The XS NRG converter also employs a drive pack (of much greater voltage and lower current) as source for the triggering of plasma pulses, but the system output greatly exceeds the spent electric input, permitting demonstration of the recharging of the drive pack via interchange with the battery system (the charge pack) placed to capture the system output .
The reaction vessel is, in both systems, the source of radiant heat. Papp reported that the key function of his engine was the 'minute fusion reaction' (line 55, page 11, ref ) in the highly ionized helium layer, at the very core of the plasma formed, and reported a temperature of approximately 100,000,000°F. Papp emphasizes that the plasma must not last longer than 10-6 seconds, otherwise the intense heat will damage the cylinder walls. Papp also mentions that the cylinders will heat up with time of operation. We very much doubt that the Papp engine reaches the quoted temperatures, even at its core. Be that as it may, because of the high pressure gas, heat transmission to the engine walls constitutes a real engineering problem of plasma confinement with definite timing constraints. In the PAGD electron plasma, temperatures of >48,000 °C are also reached (modal photon radiation at 300 nm) , but the high-vacuum and high-volume vessel prevents substantial heat transfer to the vacuum envelope. Yet, there is sufficient residual heat to also be tapped directly and advantageously in the process of electrode cooling.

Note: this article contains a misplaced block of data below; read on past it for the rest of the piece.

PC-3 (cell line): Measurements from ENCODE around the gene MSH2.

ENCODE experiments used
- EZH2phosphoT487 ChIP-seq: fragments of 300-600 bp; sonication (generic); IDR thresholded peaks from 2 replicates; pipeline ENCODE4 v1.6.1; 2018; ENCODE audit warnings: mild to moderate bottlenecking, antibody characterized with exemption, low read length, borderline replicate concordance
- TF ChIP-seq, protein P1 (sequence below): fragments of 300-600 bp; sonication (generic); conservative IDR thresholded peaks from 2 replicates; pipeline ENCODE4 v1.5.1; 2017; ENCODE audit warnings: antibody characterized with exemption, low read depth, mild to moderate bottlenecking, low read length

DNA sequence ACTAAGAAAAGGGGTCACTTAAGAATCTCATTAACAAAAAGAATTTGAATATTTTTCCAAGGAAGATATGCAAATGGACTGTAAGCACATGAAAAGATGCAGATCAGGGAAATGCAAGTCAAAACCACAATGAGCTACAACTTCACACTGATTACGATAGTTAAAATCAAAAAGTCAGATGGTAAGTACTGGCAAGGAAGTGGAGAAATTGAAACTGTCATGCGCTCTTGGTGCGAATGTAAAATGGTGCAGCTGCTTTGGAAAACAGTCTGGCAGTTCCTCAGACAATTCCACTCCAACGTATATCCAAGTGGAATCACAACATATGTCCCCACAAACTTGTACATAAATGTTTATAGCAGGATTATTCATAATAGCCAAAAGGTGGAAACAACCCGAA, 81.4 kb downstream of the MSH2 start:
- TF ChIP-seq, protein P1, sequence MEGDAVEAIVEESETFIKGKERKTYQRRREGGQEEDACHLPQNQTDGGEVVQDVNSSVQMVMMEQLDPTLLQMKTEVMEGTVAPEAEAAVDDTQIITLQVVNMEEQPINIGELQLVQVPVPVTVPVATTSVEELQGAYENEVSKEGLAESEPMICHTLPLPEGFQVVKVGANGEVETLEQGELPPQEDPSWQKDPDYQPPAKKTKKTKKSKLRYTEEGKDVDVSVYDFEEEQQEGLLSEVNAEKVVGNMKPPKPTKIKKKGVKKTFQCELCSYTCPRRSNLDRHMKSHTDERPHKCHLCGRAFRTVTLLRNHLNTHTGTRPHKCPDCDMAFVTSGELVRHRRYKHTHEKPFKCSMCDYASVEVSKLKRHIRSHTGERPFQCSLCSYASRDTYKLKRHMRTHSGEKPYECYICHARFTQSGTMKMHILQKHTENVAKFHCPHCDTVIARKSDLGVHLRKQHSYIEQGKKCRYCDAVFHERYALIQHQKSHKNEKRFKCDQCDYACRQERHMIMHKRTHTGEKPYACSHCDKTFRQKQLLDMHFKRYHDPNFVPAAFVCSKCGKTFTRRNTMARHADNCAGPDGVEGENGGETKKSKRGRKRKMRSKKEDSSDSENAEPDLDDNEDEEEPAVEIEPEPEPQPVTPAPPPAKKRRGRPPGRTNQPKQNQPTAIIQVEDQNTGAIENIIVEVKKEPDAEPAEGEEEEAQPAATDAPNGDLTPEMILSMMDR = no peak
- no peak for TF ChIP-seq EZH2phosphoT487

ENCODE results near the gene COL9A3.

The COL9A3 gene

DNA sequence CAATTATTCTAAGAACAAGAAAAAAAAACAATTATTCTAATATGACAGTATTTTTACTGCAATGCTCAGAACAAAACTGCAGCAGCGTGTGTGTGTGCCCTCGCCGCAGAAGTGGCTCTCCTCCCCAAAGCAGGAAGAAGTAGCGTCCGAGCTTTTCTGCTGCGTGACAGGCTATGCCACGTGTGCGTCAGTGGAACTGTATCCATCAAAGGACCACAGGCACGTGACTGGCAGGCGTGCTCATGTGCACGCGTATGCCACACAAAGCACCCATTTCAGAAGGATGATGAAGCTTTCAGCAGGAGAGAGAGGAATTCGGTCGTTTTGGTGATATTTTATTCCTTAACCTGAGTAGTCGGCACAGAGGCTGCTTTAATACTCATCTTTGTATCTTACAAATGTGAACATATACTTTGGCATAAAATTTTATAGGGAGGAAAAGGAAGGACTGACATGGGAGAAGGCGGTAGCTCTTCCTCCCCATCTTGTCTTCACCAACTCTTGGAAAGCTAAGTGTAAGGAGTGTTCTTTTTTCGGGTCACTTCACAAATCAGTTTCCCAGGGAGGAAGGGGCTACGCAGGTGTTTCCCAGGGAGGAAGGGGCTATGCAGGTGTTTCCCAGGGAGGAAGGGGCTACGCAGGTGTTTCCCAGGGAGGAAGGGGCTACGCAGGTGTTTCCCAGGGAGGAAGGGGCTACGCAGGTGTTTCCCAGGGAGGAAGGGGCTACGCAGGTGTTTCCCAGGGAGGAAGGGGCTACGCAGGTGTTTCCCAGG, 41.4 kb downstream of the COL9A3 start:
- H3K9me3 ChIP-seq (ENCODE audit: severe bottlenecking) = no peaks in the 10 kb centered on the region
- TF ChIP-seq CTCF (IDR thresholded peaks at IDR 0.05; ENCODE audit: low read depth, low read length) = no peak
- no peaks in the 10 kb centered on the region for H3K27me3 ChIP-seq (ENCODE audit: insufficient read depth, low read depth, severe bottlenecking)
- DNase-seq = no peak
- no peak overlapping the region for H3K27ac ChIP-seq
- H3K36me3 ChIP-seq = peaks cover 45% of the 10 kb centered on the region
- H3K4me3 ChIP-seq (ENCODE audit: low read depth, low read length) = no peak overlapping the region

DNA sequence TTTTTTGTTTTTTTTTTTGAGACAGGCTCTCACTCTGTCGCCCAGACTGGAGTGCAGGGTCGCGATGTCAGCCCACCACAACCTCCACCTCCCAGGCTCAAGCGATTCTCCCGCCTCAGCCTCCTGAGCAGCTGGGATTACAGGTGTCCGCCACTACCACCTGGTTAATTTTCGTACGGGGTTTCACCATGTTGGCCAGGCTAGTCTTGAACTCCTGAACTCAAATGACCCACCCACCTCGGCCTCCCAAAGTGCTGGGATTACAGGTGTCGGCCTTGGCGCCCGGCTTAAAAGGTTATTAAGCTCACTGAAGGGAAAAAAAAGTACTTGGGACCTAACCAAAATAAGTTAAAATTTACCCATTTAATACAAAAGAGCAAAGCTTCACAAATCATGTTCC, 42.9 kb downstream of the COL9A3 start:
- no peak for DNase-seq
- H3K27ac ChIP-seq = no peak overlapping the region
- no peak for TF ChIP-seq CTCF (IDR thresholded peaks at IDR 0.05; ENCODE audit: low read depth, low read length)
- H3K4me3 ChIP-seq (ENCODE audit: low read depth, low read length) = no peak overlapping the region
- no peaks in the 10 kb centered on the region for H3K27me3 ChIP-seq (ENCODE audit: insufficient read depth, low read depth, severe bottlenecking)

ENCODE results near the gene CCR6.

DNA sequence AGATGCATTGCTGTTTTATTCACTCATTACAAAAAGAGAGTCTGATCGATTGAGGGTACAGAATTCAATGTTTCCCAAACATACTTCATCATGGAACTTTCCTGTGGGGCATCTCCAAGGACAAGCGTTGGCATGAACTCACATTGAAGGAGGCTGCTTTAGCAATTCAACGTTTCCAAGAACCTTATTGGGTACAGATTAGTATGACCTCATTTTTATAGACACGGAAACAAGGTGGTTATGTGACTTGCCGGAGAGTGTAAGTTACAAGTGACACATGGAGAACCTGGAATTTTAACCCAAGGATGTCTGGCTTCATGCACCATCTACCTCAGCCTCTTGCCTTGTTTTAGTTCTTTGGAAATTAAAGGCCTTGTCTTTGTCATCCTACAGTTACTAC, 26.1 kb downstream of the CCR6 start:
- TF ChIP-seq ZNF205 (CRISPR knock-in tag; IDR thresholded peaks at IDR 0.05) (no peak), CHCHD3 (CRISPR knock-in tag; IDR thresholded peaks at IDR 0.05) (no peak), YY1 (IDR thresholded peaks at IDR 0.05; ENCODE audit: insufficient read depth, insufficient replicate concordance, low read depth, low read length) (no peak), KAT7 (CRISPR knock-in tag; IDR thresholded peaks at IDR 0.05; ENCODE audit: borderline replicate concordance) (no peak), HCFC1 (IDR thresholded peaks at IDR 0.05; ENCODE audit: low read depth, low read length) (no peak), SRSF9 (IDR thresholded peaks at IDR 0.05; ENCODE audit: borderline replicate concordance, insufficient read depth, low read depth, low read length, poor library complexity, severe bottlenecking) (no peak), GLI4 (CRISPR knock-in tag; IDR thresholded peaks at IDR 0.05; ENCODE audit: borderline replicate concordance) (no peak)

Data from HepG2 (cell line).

The Papp art teaches that both the anode and the cathode must be constructed so as to contain specific radionuclides (thorium 232, rubidium-37, phosphorus-15, or strontium- 38 and sulfur-16). The technology thus utilizes radioactive compounds. No such need arises in the PAGD technology, though we have had plenty of unsolicited advice on how to duplicate the Moray valve method, which employed certain radioactive compounds to sustain low-level ionization of the gas substrate. With proper tuning of the physical parameters of the discharge, no such coarse methods are needed by a clean XS NRG system. The critical parameter lies in taking advantage of the constitutive benefits of the Paschen Law, when the latter is aetherometrically understood.
Replacement of the rare gas canisters in the Papp engine is the equivalent of tube replacement or refurbishing in the PAGD/XS NRG system. Each has its ash, radioactive in the former and nonradioactive in the latter. Papp indicates that each cylinder will have to be replaced every 1,000 hours or so, with the helium gas being consumed in the process. Another element to consider is that, while the gases utilized are cheap and readily available, the engine requires very precise gas mixtures and ultra-high purified gas components. The process of mixing, filtering, photon injection, frequency separation, etc, necessary to prepare the gas mixture is both costly and elaborate, and entails a substantial power expenditure. It involves all manners of steps, and is described in great detail by Papp on pages 15-22 of his patent.